News Professional Discipline 20th Feb 2020

Professional Discipline Group Newsletter

Welcome to the first 2 Hare Court Professional Discipline newsletter of 2020!

Paul Renteurs looks at the unsual case of Bramhall and considers whether a warning given for misconduct can be properly set aside, and a case referred for a full hearing, when the same conduct subsequently results in a conviction.

Vivienne Tanchel examines the application of the Ivey test in Uwen and also a rather alarming comment by the High Court that sanctions are imposed – among other things – to punish the registrant.

Ben Rich examines a rare example where a lack of integrity by a solicitor did not result in erasure in Dar.

Finally, Grace Forbes and I examine two recent decisions regarding extensions of time limits, contrasting the different regimes for healthcare regulators on the one hand, and Disclosure and Barring on the other.

Christopher Geering

Replacing a Warning:

R (Bramhall) v. GMC [2019] EWHC 3525 (Admin)

Paul Renteurs

In the widely reported case of Simon Bramhall – a surgeon who branded the livers of patients on whom he had performed transplant surgery – the High Court has ruled that, following Mr Bramhall’s conviction, the GMC’s decision to effectively reverse a warning he had previously been given, and refer the matter to the MPTS for consideration of his impairment, would not be quashed.

In 2013 it emerged that Mr Bramhall, after completing a liver transplant procedure, had used an argon beam coagulator to mark his initials onto the patient’s new liver. Evidence later emerged that he had…

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Dishonesty re-visited

Uwen v General Medical Council [2019] EWHC 3483 (Admin)

Vivienne Tanchel

On December 20th 2019, Mrs Justice McGowan heard an appeal brought by Doctor Uwen against a decision of the Medical Practitioners’ Tribunal that she had behaved dishonestly and erasing her from the register.

The facts of the case were very simple: Dr Uwen, a consultant psychiatrist had been asked to confirm that she had adequate insurance or indemnity cover in place. She asserted she did and repeatedly relied on a solicitor’s letter which referred to her having “legal cover”.  She had apparently considered this meant she had adequate indemnity cover in place. The question for the MPTS was whether she had….

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When is strike-off all but automatic?

SRA v Mohammed Dar [2019] EWHC 2831

Ben Rich

There has long been an issue with some regulators wanting to establish something of a tariff for certain disciplinary offences, particularly dishonesty. Many defence practitioners will remember the overuse of Parkinson v NMC [2010] EWHC 1898 (Admin) where a rule of law seemed to be created from an (obiter) reference to nurses who fail to turn up or apologise sufficiently forfeiting “the small chance of persuading the Panel to adopt a lenient or merciful outcome and to suspend for a period rather than to direct erasure”.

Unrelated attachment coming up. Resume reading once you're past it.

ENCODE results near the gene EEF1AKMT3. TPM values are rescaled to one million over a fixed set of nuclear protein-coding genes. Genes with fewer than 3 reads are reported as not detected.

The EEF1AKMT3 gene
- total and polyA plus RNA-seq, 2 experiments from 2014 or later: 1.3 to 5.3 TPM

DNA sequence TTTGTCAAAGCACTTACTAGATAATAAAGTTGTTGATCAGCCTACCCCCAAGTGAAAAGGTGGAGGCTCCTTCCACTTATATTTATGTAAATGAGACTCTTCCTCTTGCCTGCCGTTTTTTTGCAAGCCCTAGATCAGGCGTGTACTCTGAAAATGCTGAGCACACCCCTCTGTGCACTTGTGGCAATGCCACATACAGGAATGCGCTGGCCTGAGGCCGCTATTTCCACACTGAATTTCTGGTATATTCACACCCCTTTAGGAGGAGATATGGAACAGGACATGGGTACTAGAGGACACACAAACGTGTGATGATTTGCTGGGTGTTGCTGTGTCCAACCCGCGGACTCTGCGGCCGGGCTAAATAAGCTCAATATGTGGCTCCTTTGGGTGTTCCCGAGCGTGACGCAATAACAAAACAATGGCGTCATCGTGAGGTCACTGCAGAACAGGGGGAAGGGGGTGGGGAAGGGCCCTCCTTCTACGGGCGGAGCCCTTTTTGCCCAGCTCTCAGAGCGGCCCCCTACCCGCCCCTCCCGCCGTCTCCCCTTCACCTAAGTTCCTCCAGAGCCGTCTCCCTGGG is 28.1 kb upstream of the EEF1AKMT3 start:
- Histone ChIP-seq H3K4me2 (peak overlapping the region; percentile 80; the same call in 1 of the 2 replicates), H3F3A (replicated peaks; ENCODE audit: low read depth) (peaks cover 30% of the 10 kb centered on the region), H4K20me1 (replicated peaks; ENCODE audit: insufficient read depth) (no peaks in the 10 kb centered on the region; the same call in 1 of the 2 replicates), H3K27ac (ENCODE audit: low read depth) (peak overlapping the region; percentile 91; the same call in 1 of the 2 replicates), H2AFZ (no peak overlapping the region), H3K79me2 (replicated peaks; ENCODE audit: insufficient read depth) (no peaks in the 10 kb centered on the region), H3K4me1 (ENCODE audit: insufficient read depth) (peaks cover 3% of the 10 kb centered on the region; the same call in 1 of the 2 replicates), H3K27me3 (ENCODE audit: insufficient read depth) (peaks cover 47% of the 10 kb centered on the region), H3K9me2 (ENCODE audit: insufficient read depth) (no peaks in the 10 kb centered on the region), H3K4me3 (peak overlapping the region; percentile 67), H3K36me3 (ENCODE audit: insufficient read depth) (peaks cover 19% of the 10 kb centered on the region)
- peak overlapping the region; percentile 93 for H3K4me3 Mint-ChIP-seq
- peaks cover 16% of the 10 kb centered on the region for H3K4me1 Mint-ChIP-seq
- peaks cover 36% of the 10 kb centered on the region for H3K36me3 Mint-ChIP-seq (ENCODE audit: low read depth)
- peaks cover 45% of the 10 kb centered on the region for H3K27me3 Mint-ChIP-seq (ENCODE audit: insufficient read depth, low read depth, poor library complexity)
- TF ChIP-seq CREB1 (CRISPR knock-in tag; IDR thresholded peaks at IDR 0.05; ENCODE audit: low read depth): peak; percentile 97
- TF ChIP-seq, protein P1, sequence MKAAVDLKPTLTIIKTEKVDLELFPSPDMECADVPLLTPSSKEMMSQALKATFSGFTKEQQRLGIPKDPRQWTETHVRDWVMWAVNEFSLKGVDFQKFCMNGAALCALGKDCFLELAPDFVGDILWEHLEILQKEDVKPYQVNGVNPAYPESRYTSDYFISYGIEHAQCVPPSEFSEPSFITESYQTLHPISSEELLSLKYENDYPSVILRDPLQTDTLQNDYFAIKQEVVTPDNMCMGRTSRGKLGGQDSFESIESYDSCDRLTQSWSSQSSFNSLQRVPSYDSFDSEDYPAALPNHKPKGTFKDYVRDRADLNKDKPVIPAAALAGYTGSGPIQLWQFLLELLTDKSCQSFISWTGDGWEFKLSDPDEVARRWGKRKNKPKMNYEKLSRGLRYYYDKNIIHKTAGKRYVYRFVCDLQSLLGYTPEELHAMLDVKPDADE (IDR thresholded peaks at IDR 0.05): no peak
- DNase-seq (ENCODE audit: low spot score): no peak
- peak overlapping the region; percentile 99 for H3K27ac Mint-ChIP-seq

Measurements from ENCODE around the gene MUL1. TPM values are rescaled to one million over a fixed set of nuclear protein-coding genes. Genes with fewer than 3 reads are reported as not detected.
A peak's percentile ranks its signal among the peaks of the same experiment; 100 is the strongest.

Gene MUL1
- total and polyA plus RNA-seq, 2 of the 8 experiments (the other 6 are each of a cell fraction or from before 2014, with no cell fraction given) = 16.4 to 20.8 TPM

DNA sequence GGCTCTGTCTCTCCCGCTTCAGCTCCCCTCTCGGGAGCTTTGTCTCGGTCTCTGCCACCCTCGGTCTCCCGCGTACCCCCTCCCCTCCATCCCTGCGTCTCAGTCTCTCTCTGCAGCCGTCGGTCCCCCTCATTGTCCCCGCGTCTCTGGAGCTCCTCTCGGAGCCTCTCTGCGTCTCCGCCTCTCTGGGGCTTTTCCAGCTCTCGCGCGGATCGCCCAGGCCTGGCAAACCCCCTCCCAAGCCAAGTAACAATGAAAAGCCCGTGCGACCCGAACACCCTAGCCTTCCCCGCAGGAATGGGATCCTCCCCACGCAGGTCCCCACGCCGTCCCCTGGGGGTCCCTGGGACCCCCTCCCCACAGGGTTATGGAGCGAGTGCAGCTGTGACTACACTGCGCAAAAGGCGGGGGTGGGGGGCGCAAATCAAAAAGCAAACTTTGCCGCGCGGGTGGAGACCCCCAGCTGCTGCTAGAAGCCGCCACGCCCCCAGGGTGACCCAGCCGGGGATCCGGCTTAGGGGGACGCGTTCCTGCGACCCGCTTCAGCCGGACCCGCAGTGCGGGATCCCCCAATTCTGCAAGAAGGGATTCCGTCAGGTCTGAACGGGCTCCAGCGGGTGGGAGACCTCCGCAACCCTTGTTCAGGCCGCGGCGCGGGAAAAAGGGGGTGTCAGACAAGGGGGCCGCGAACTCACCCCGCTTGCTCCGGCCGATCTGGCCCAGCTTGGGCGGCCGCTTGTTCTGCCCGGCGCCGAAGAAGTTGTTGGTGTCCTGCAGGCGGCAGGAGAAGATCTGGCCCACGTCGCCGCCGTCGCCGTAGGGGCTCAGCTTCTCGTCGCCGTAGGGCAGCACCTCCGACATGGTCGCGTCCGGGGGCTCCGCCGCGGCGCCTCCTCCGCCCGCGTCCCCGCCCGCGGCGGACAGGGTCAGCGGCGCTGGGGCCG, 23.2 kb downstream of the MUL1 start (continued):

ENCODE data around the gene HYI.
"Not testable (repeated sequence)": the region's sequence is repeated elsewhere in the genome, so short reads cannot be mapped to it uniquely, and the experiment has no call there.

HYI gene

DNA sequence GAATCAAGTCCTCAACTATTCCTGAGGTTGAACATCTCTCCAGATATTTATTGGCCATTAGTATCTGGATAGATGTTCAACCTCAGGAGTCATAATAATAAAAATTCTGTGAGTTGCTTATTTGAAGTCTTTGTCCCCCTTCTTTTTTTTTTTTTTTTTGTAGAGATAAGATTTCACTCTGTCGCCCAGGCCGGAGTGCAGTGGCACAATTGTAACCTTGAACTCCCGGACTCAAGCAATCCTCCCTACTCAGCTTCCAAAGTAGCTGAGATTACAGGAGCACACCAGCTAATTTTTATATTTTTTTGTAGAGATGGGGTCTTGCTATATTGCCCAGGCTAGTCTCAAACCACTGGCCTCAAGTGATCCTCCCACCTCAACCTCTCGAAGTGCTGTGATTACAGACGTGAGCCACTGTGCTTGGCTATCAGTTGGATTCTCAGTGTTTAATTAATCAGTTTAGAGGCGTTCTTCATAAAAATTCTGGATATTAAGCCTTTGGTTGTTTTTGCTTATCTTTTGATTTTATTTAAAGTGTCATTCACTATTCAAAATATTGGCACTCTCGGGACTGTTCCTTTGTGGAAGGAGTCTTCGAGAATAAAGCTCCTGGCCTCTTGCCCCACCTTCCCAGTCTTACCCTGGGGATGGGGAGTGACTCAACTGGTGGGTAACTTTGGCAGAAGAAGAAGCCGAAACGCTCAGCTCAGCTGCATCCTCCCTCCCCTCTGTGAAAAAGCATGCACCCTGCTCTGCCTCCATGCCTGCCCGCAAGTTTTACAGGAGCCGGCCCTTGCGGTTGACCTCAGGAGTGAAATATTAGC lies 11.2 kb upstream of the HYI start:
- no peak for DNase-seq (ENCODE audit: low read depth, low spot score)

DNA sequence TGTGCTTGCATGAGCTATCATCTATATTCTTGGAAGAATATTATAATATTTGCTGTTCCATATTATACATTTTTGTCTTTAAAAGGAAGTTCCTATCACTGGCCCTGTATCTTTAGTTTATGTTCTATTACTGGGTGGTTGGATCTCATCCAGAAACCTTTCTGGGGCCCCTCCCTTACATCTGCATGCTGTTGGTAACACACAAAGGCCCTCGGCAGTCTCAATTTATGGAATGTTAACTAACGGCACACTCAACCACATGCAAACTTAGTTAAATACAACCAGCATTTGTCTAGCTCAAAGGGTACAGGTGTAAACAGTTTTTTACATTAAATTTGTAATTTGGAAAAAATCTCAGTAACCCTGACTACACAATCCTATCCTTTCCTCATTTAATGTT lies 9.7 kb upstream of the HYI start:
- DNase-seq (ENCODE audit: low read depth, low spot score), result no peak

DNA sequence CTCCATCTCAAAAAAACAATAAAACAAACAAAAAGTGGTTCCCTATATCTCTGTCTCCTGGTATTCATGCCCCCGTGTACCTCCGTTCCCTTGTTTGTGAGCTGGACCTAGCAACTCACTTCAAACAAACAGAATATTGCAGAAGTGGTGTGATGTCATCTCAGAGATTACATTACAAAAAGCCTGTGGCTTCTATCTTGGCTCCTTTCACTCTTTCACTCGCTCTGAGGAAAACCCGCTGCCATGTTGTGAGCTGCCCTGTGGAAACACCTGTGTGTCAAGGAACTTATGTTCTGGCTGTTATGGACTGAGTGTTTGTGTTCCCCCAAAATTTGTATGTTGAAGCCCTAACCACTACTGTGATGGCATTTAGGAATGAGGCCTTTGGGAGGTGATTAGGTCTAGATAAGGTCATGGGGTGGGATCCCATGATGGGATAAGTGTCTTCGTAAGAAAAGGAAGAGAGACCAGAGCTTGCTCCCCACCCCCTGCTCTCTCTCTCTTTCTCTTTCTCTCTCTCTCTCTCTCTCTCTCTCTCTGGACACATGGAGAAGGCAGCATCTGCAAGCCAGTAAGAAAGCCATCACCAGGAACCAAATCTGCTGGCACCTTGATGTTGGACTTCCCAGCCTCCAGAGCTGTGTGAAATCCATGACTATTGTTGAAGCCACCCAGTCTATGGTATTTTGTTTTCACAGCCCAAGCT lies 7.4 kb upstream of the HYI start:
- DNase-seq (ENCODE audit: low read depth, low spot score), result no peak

The idea that nurses who did turn up had only a slim chance of avoiding erasure was never an accurate reflection of actual panel decisions, even where the nurse denied dishonesty and it was proved. The tribunals overseeing some other professions, for example doctors, were perhaps a bit…

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What is a rare and exceptional circumstance?

Gupta v GMC, [2020] EWHC 38 (Admin)

Grace Forbes

In a judgment handed down last month the High Court maintained its steadfast approach to appeal time limits. The message that emerged from the ruling was clear: absent something truly exceptional, a late appeal will mean no appeal at all.

Dr. Gupta had been erased from the medical register following convictions for possession of extreme pornography and indecent images. He appealed against that decision. However, before the merits of the appeal were examined, it was struck out because it had been filed late.

In its ruling, the High Court acknowledged that a discretion to extend the time limit does exist, but emphasised that it would only be exercised in….

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Safeguarding and extending time limits

BB v Disclosure and Barring Service (extension of time) [2019] UKUT 366 (AAC)

Chris Geering

The Disclosure and Barring Service’s (“DBS”) public function runs in parallel with that of our medical regulatory bodies. It exercises its brutal binary function, barring or not barring professionals from working with children and vulnerable adults, without anything in between. It does so largely on the papers, without the benefit of seeing witnesses questioned and without the benefit of independent legal advice. Many a professional who survives their NMC or GMC investigation, will nonetheless find themselves effectively barred from their profession by the DBS. In one regard alone is its regime fairer to the registrant – its approach to appealing out of time.

There is no discretion for allowing appeals out of time written into the Medical Act 1983, for example. An appeal must be brought within 28 days. The limited discretion to extend this time period – as read into the Act by the courts – is so limited as to be….

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